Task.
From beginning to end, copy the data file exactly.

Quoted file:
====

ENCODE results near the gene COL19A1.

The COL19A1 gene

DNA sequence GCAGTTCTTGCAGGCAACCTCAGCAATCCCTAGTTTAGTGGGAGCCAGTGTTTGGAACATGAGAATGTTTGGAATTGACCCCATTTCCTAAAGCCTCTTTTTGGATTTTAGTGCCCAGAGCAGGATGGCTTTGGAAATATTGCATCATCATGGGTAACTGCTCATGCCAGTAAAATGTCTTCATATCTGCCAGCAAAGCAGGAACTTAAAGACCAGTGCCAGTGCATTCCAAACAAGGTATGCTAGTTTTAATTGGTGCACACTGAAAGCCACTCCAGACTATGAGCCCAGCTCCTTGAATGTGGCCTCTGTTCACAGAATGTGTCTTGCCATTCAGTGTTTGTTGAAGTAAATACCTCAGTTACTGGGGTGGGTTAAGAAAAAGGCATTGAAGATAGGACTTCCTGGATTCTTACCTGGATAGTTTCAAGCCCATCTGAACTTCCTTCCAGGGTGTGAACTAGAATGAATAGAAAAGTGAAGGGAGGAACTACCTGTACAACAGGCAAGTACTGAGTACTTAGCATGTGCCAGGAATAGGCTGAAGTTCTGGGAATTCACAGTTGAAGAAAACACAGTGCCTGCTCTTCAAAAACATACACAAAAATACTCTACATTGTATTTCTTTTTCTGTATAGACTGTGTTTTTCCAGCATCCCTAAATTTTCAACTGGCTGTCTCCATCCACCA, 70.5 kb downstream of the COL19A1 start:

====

ENCODE results near the gene COL19A1.

The COL19A1 gene

DNA sequence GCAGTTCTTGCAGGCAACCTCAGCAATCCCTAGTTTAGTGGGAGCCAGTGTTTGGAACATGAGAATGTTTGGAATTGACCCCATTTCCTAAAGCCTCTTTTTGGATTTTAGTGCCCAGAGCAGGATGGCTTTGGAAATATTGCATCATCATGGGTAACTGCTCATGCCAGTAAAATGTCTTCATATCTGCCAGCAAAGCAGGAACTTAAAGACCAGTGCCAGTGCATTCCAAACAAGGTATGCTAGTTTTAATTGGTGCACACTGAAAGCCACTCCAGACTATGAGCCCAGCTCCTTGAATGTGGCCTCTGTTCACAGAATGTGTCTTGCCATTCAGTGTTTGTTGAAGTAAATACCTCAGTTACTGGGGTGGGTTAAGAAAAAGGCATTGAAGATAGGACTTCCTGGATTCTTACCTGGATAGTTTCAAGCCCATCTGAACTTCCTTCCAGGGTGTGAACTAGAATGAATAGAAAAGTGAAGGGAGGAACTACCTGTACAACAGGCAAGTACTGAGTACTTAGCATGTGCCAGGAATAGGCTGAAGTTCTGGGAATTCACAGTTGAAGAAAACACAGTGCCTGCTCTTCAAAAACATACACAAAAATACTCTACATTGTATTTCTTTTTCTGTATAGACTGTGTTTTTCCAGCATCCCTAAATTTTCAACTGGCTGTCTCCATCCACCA, 70.5 kb downstream of the COL19A1 start: